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FIRPTA and the IRS’ Ability to Assess Interest When No Tax is Due 

FIRPTA and the IRS’ Ability to Assess Interest When No Tax is Due 

By Anthony Diosdi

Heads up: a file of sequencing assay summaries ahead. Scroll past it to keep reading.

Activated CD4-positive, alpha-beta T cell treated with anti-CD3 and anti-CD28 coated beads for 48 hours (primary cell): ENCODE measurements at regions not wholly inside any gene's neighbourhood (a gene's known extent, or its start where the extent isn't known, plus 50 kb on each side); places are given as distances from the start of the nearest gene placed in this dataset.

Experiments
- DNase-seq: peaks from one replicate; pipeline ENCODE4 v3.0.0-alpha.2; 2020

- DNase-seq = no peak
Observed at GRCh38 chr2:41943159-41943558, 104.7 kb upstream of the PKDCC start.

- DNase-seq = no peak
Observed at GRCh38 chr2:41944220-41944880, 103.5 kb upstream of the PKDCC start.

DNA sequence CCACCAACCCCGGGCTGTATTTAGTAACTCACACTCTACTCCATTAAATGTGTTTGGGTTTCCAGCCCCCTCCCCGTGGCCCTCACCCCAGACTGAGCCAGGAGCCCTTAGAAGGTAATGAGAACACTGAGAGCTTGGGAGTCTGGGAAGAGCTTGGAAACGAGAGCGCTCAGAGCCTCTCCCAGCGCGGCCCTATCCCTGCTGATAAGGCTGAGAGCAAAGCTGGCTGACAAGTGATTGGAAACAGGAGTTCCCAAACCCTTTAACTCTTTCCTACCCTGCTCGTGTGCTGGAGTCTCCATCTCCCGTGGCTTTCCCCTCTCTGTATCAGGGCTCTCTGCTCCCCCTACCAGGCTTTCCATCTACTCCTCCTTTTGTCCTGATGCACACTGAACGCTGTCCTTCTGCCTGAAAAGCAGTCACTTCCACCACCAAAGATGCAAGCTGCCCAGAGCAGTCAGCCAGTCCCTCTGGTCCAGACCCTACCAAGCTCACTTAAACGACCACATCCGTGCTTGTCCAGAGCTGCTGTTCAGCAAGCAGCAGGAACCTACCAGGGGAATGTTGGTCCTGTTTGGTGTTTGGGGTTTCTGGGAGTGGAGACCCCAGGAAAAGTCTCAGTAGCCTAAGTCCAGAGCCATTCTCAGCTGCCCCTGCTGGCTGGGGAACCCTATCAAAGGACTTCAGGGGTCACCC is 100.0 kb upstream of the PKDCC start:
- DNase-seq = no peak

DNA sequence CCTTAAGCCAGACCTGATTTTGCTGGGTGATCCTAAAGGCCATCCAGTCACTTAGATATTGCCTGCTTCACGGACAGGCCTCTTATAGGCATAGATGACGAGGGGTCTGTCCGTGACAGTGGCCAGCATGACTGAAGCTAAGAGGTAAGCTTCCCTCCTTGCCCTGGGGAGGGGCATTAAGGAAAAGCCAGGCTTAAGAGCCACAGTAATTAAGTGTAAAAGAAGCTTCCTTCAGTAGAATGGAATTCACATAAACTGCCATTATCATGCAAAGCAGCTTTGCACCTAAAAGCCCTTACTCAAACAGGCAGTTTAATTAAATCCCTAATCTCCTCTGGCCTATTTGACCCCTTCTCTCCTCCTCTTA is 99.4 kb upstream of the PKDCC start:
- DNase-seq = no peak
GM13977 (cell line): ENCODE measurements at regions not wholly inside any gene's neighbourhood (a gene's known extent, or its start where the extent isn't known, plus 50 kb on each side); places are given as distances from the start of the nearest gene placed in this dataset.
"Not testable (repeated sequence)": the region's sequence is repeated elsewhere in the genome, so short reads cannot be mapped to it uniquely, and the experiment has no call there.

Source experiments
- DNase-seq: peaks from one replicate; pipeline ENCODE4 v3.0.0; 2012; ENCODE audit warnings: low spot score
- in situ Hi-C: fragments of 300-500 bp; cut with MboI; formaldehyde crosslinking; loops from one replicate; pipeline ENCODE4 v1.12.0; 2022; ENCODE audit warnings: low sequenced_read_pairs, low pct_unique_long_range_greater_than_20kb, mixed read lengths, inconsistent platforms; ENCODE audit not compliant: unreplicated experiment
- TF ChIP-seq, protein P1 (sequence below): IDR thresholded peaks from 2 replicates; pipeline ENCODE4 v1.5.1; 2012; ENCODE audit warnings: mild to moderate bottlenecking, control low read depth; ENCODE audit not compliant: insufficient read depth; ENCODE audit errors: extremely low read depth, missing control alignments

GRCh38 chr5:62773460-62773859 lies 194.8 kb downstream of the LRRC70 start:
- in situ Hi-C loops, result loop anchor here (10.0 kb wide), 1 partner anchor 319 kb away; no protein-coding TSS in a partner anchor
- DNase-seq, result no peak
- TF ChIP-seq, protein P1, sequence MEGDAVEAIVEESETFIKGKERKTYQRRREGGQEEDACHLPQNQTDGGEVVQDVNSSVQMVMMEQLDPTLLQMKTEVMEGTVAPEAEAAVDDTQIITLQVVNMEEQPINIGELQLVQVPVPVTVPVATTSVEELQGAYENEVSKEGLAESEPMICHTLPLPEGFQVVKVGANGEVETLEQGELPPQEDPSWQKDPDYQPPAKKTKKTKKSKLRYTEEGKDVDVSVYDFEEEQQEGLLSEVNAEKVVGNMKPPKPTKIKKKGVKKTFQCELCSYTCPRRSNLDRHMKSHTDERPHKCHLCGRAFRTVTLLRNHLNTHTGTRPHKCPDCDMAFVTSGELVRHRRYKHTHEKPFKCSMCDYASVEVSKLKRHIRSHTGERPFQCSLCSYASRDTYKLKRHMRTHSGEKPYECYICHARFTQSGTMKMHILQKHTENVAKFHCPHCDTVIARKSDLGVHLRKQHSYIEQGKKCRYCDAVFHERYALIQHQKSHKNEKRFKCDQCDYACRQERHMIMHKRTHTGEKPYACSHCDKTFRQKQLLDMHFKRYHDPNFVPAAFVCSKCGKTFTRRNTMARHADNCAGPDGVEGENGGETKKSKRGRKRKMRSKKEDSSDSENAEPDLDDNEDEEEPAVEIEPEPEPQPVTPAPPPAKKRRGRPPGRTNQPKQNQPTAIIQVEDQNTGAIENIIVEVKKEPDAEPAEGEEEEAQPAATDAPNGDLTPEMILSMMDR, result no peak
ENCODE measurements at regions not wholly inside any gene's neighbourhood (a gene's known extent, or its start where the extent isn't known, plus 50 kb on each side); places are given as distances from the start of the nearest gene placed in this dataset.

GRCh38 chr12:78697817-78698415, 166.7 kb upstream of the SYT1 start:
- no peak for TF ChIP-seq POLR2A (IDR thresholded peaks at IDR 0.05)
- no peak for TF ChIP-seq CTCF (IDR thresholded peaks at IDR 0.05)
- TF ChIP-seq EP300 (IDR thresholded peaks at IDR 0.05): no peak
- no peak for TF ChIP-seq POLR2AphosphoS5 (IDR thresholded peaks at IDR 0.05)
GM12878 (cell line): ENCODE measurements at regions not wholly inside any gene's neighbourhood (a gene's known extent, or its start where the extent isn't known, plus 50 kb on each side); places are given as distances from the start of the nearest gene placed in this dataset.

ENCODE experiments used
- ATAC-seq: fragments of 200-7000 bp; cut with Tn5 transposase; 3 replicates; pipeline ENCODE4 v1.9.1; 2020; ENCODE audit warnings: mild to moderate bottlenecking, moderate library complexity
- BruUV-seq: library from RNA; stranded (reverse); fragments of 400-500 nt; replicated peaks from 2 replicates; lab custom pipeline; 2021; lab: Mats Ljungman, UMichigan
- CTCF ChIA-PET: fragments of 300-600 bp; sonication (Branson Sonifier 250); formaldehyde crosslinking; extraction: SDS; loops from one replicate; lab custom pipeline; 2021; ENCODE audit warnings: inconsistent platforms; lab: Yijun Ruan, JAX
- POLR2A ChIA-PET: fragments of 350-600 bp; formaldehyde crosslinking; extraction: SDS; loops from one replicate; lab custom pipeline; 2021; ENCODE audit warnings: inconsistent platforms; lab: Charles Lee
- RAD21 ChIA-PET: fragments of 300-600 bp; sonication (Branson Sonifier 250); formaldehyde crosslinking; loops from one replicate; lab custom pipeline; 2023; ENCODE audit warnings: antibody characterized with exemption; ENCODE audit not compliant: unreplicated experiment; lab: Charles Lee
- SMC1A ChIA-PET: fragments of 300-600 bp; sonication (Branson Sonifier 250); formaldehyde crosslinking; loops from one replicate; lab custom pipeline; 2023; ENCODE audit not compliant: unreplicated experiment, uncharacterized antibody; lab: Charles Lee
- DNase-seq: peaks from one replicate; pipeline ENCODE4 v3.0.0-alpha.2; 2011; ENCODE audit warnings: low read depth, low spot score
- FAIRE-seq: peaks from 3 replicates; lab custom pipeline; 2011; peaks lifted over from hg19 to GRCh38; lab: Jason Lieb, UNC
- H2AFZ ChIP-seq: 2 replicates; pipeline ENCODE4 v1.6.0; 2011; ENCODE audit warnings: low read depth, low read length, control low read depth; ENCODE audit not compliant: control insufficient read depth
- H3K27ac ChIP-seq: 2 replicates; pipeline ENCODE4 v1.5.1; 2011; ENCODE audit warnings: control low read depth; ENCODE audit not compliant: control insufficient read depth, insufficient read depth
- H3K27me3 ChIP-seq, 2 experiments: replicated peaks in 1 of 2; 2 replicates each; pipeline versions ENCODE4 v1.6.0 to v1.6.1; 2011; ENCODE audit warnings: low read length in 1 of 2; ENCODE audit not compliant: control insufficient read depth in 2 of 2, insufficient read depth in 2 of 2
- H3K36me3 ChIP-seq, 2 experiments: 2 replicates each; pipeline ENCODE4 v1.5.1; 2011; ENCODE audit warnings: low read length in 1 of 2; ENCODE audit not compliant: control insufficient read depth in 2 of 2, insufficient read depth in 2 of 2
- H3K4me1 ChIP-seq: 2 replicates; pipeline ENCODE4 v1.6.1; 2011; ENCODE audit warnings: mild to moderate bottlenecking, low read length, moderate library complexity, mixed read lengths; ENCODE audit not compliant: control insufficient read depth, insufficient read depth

When a U.S. income tax nonresident alien or a foreign corporation (hereinafter referred to as a “Foreign Taxpayer”) disposes of a U.S. real property interest (“USRPI”), the Foreign Taxpayer is subject to the Foreign Investment in the U.S. Real Property Tax Act of 1980 (“FIRPTA”). FIRPTA is designed to ensure that a foreign investor is taxed on the disposition of a U.S. property interest. The term “disposition” means transfer. To ensure collection of FIRPTA, any transferred acquiring a U.S. real property interest must deduct and withhold a tax on the amount realized on the disposition. A transferee is any person, foreign or domestic, that acquires a U.S. real property interest by purchase, exchange, gift, or any other type of transfer. See Treas. Reg. Section 1.1445-1(g)(4). The amount subject to withholding is the sum of cash paid, the market value of the property transferred, or the amount of liabilities to which the transferred property is subject. See Treas. Reg. Section 1.1445-1(g)(5). The withholding rate is generally 15 percent of the sales price of the real property.